To the left of the Winmau dart board hung a stenciled wooden sign that read, “Póg mo thóin.”
“I wonder what that means,” I said with a tilt of my head and my hitch-hiking thumb pointing toward the sign.
“Right?” Kody said as he aimed his dart. “It sounds nasty.”
We had dropped into a new Irish bar, new for us, where the green twinkle lights on the covered patio drew us in, green velvet bar stools invited us to sit, and a darling bartender with long red hair poured us drinks—a Wild Basin Black Raspberry seltzer in a chilled glass and a Jameson Caskmates IPA neat for me. To our delight, there were nice dart boards in a room on the other side of a partitioned half wall and darts with pointed tips. I emphasize nice and pointed because we have a tendency to play in a place with a terrible board and darts with blunt tips that don’t stick. Like the twinkle lights and green velvet, these were wonderful surprises.
I had been practicing my aim, and our game was tied. It was a matter of shooting two more bullseyes. I already had one, and so did Kody. With my eyes on the board, my ears overheard a conversation between two guys at the bar, “What’s the longest road trip you’ve ever taken? I mean, not with your parents as a kid, but that you drove yourself.”
I couldn’t hear what the other guy said, but the bartender said, “Probably Austin. I never drive anywhere.” She seemed very young, but now that I’m fifty, so many people do.
I wanted to pipe into this conversation, but I was busy concentrating on my target. Ready. Aim. 5. Ready. Aim. 16. Ready. Aim. 2. Kody said, “I’m telling you, you’re on the spot.” My darts were close, but not close enough.
Kody couldn’t hit his either. His darts fell on the 9, the 14, and the 8. He breathed out with a huff.
“Thanks for giving me another chance,” I said with a smile. My wins against Kody are few and far between.
The first road trip that came to mind was the one I took with my friend Misti back in 2009. She had moved to Sitka, Alaska for a couple of years, and she was moving back to Texas and driving her car, the first stretch for her via ferry. And so I flew to Sacramento and met her to keep her company for the rest of the way home. We stayed in Sonoma Valley that first night, toured Napa, and dined at Bottega, Chef Michael Chiarello’s restaurant, where I had my favorite meal of the trip—Tortino Rustico Southern Italian ratatouille in a mascarpone pastry shell, fresh goats’ cheese, heirloom tomato sauce and arugula salad. I hate to be one of those people snapping photos in fancy restaurants, but I don’t regret keeping the memory.
I threw my darts again—6, triple 12, 10. By the way, if you don’t play darts, I hit the twelve on the small red strip on the inner circle, which means absolutely nothing. Triples on 15-20 is exactly what you want, but I had closed those numbers.
From wine country we spent a couple of days in San Francisco, drove down Lombard Street, toured in a double decker bus, walked on the Golden Gate Bridge, ate at Fisherman’s Wharf, caught a performance of Wicked, and ate pizza in a parlor alongside the famous San Francisco twins. From San Francisco, Misti and I traded off driving first down Pacific Coast Highway One and then east toward Las Vegas. And you know what they say about Vegas—what happens there, stays there.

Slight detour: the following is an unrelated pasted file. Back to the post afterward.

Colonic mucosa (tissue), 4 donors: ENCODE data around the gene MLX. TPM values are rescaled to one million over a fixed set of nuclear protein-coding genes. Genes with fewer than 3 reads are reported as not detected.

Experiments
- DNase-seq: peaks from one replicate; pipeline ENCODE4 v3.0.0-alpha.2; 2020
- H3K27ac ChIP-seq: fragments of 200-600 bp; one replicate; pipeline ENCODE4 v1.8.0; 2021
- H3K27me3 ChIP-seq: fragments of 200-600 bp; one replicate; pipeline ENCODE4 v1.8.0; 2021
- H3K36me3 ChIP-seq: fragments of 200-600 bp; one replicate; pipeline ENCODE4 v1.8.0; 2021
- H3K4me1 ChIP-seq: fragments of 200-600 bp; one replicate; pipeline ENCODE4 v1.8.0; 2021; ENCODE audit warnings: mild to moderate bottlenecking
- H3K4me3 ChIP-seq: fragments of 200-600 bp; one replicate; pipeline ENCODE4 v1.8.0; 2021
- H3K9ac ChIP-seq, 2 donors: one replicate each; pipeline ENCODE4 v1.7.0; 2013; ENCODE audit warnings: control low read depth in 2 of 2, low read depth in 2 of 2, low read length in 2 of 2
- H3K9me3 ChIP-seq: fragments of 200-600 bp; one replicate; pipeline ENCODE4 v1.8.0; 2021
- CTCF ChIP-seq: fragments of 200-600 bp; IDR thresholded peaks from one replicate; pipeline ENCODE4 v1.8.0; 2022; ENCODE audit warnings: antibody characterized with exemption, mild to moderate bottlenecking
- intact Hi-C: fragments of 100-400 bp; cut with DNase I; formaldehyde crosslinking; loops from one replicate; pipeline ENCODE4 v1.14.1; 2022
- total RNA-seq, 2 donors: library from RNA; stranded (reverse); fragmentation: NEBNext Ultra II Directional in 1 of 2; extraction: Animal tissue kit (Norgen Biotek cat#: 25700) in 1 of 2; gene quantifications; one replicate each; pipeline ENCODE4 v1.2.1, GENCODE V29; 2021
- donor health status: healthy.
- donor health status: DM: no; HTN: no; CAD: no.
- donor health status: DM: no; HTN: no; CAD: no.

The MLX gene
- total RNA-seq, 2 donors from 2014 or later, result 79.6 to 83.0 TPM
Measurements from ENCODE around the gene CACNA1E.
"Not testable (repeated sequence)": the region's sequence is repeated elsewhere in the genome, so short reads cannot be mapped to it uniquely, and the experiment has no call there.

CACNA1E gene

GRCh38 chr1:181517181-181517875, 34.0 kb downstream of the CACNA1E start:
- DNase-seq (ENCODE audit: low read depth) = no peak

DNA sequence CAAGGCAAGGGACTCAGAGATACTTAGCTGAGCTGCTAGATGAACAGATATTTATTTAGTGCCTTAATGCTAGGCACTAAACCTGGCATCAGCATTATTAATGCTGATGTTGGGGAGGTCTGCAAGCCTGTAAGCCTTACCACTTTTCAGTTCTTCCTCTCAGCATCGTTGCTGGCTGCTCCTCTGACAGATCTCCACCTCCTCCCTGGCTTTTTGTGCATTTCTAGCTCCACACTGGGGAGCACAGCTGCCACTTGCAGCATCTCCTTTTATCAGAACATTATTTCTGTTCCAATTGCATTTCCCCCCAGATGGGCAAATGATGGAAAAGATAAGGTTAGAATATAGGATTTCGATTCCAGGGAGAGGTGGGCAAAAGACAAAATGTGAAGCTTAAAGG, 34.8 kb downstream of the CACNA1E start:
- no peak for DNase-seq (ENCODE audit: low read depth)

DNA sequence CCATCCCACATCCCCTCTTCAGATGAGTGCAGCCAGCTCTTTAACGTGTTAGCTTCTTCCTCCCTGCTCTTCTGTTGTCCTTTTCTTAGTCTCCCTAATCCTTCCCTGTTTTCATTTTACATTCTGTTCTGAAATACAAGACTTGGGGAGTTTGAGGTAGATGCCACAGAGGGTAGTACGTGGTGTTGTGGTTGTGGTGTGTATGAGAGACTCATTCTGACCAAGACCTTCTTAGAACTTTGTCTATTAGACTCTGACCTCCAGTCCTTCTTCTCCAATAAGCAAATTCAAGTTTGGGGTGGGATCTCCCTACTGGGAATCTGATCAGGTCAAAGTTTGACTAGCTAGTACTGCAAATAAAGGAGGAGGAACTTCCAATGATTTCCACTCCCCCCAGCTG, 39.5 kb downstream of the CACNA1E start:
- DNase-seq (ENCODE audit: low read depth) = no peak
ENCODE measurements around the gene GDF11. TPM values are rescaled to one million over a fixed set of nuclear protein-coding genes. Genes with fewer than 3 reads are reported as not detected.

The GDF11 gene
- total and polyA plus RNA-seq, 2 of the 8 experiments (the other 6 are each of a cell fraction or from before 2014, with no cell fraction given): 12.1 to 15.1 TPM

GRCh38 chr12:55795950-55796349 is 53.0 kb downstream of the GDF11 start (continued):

Kody had another opportunity to beat me, and as he threw 20, 17, and 16, I heard the guy who proposed the road trip question mention his travels between Houston and Odessa. “It’s a good ten hour drive, but I just take my pee bottle.”
“Did he just say pee bottle?” I said to Kody in a voice quiet enough that no one else could hear. “Who needs a pee bottle? Just stop the damn car.”
Kody said, “I don’t need that much time. I’m already driving 110.”
There was a note of truth behind his joke, and suddenly his driving seemed better than traveling with a bottle of pee. No offense if you happen to use a pee bottle, just not my style, and I laughed and shook my head.
From Vegas, Misti and I drove southeast a bit before hitting the Historic Route 66, stopping for restrooms and gas along the way, and after an overnight respite somewhere in Arizona, we sped on toward Santa Fe where we spent another night at a nice resort and celebrated with massages in teepees. Misti planned every last detail, and I’m the friend who says, “Okay!” I’m not sure who was Thelma and who was Louise. Brad Pitt may or may not have shown up along the way. But instead of running away and driving off a cliff, we drove right into Dallas back to our jobs and the reality of our lives. No one was hurt in the making of our escapade. Well, Misti might have been, but that’s her story to tell. Anyway, that is how you road trip with one of your besties.
I held the dart with three fingers, my index and my thumb with my middle finger to steady it. I stared straight in the center of the bull. I threw. I missed. I refocused. I threw my second dart. “Kody?” I said, pointing.
“Is that it?” he said, and he walked forward for a closer look at my dart in the red center of the board, worth a double bullseye.
“Didn’t you have an opportunity to take some points on me?” I said, rubbing it in just a little bit.
“You really gonna say that? I’ll be taking my points next time. Another game? I’m bringing the pain.” He was totally jesting.
“Well, game on.” I said with feigned bravado. “Game. On.”
“My Name Is Human” played in the background. This was Kody’s playlist. To think that jukeboxes can be controlled through the touch of a phone. Anyway, I had a friend tell me that he always liked my playlists. So Tim, this is for you—a random sampling of our Wednesday evening songs, old and new, from the jukebox to the car radio to videos on our TV in the living room. And for those of you who don’t celebrate Valentine’s Day—try, “Póg mo thóin.” St. Patrick’s Day is just around the corner.